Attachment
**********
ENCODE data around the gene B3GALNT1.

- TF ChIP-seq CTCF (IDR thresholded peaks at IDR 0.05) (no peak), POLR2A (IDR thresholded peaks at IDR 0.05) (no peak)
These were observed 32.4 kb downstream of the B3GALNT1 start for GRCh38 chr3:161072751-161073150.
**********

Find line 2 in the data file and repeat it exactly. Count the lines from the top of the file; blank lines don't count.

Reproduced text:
- TF ChIP-seq CTCF (IDR thresholded peaks at IDR 0.05) (no peak), POLR2A (IDR thresholded peaks at IDR 0.05) (no peak)